Last week I received an email asking me if it was true that Mets GM Sandy Alderson was on the verge of breaking some long held major league record for the most consecutive losing seasons by a GM. Actually, it was an accusatory email also suggesting that I’ve become a shill for the Mets and that’s why I never post anything critical of Sandy. Obviously, this reader has me confused with someone else, but his first question was worth investigating. Could this possibly have any truth to it?
Well I’m sad to say that I found no evidence either way that would support or refute the suggestion that Sandy is on the doorstep of becoming baseball’s biggest loser among general managers. There really isn’t a database setup to track executives by their won-loss records. Obviously, with a month’s worth of dedicated research one could pull up the won-loss records of every single GM in the modern era, but I wasn’t about to do that just to prove or disprove this prevailing theory that seems to be picking up more steam as this season is looking like another losing one for the Mets.
However, my time expended wasn’t a total loss as I was able to at least get a better grasp of Alderson’s history as a general manager while also coming across a nugget of information that you might all find somewhat surprising. I’ll start with that…
In a study conducted by Baseball Prospectus in 2010, Shawn Hoffman analyzed the best and worst general managers of the nineties using Payroll Efficiency Rating. PER was created in 2004 by the late Doug Pappas who wanted to find a simple way to evaluate how well each MLB team was spending their money. His formula shed light on how Billy Beane was consistently far ahead of all his contemporaries in getting the most production per payroll dollar.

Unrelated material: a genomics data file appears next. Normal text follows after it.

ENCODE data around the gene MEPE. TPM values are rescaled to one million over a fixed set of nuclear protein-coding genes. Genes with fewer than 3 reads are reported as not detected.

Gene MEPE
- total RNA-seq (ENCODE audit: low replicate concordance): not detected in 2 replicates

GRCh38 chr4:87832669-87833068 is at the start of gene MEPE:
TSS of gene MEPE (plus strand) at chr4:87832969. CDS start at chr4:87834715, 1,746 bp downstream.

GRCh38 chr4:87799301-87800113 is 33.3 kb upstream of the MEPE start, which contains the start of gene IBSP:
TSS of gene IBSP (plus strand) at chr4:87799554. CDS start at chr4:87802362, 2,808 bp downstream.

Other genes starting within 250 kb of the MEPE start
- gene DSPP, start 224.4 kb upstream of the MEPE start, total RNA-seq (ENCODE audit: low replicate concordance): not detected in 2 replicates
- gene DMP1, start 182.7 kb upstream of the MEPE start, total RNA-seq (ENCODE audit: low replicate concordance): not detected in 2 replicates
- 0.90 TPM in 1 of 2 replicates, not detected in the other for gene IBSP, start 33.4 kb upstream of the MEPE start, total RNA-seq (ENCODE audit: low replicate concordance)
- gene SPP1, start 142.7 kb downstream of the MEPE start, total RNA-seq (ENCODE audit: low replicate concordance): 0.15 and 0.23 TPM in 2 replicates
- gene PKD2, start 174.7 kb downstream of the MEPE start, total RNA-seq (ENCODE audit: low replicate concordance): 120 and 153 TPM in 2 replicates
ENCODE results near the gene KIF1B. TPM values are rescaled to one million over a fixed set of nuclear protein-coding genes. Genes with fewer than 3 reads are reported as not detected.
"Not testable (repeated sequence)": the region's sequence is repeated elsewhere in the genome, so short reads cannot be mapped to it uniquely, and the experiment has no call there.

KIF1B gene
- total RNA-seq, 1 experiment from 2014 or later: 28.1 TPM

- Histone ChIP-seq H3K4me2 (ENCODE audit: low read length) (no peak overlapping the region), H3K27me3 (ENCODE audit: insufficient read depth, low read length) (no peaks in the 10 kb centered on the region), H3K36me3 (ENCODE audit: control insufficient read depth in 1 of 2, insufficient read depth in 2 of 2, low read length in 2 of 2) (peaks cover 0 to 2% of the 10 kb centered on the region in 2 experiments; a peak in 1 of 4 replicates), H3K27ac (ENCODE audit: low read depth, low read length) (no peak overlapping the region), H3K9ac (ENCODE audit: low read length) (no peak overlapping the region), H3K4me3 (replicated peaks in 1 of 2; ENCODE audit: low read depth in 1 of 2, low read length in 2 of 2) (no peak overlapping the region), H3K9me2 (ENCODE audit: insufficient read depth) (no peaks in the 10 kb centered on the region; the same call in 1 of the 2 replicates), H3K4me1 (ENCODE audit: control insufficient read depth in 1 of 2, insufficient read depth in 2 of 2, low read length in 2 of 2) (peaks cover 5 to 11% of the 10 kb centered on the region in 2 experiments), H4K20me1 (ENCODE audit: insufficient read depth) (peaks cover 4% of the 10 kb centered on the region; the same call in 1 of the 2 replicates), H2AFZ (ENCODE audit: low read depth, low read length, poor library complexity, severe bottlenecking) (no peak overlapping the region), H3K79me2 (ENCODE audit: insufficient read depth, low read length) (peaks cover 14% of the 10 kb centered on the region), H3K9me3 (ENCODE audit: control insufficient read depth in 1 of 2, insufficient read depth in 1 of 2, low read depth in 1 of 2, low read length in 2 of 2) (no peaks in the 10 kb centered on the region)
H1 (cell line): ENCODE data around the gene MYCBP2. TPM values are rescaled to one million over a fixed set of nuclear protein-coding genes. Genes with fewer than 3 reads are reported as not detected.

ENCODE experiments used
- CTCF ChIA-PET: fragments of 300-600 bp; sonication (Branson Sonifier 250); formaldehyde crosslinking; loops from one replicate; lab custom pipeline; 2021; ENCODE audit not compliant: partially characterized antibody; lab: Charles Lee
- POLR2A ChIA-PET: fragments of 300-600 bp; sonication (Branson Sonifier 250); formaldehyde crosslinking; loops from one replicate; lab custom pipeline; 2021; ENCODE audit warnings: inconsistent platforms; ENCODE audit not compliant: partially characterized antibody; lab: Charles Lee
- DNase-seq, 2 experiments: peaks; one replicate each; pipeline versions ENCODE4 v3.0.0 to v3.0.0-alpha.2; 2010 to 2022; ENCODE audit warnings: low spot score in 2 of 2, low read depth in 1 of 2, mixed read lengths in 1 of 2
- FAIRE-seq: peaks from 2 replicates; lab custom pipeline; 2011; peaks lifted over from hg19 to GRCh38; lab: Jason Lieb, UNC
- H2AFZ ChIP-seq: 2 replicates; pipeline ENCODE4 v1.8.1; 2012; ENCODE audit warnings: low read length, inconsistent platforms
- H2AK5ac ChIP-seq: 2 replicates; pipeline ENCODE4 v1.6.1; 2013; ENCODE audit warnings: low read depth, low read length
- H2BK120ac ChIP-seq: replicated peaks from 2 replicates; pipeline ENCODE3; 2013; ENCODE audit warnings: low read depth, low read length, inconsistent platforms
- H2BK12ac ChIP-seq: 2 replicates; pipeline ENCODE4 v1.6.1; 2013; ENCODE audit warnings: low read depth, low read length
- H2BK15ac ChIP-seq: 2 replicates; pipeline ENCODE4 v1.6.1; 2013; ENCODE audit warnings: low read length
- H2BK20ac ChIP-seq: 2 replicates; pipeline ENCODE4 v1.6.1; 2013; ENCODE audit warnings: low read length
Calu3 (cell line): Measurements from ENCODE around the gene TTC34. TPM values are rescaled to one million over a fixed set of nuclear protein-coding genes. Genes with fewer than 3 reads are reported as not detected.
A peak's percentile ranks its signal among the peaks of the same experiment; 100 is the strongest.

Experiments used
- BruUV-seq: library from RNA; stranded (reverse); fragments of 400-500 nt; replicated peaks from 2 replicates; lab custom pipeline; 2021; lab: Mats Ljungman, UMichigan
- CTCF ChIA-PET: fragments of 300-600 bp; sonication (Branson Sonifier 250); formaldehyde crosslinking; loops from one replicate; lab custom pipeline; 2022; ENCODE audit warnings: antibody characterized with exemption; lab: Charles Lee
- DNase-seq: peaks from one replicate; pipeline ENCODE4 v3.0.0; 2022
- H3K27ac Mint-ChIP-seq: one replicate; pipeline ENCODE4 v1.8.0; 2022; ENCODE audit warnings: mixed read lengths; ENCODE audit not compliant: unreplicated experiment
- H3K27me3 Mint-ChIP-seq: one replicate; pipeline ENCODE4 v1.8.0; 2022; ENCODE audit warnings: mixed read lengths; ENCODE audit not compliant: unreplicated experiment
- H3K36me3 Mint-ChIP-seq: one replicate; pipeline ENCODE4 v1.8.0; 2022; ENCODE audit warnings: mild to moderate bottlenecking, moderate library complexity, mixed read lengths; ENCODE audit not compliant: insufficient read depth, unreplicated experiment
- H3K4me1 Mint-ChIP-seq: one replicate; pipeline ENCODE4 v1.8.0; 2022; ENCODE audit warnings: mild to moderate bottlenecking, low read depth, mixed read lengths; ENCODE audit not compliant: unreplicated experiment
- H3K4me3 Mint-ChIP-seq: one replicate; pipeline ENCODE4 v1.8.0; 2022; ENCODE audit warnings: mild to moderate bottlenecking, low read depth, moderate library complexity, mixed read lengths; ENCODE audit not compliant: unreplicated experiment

Hoffman used this same formula to calculate which general managers were the most and least efficient from 1990-1999. The results even surprised him. Counting only GMs with three or more years on the job in the ’90s, Sandy Alderson finished with the worst mark. Of all the general managers in his study, these were the bottom five beginning with the worst:
- Sandy Alderson, Athletics (1990-97) – 0.905
- Ed Lynch, Cubs (1995-99) – 0.904
- Fred Claire, Dodgers (1990-98) – 0.903
- Bob Gebhard, Rockies (1993-99) – 0.889
- Herk Robinson, Royals (1991-99) – 0.879
“Alderson is probably a surprise here,” he writes. “Alderson is known as the godfather of the modern sabermetric-savvy GMs, but the record is what it is. The A’s had a lot of bad years in the ‘nineties, and they spent far more on payroll than they really needed to.”
Of course the takeaway here is that there’s clear evidence to suggest that Alderson is at least as complicit as Omar Minaya when it comes to dead payroll dollars – that is not getting back in production what you paid for in payroll dollars. The trend continues now with the Mets as the biggest contracts that he’s doled out have been the least productive. This raises eyebrows only because Alderson was the one charged with turning around what many felt was Minaya’s biggest fault.
But getting back to the the string of consecutive losing seasons, here is what I come up with:
First, let me clarify that Sandy Alderson was never the GM of the San Diego Padres. He was their CEO from 2005 to 2009, and Kevin Towers was the general manager of the Padres during that period.
Prior to becoming the general manager of the New York Mets, Sandy Alderson previously held that position only once in his baseball career and that was with the Oakland A’s from 1983 to 1997. Using the Baseball America Executive Database, I compiled each season’s results in the chart below.
Of his 15 years at the helm of the Oakland A’s, Sandy produced five winning seasons, one .500 season, and nine losing seasons.
His last five years as GM of the A’s were all losing seasons.
Sandy was still with the A’s in 1998 when they finished 74-88, but in his final year with the organization he was promoted to president and Billy Beane took over as the new GM. So technically, Sandy finished with five losing seasons as GM and not six.
When you add in his first two seasons with the Mets, it brings him to seven consecutive losing seasons. By the looks of this current season, he will likely extend his losing streak to eight consecutive seasons.
Is that a record? I have no idea.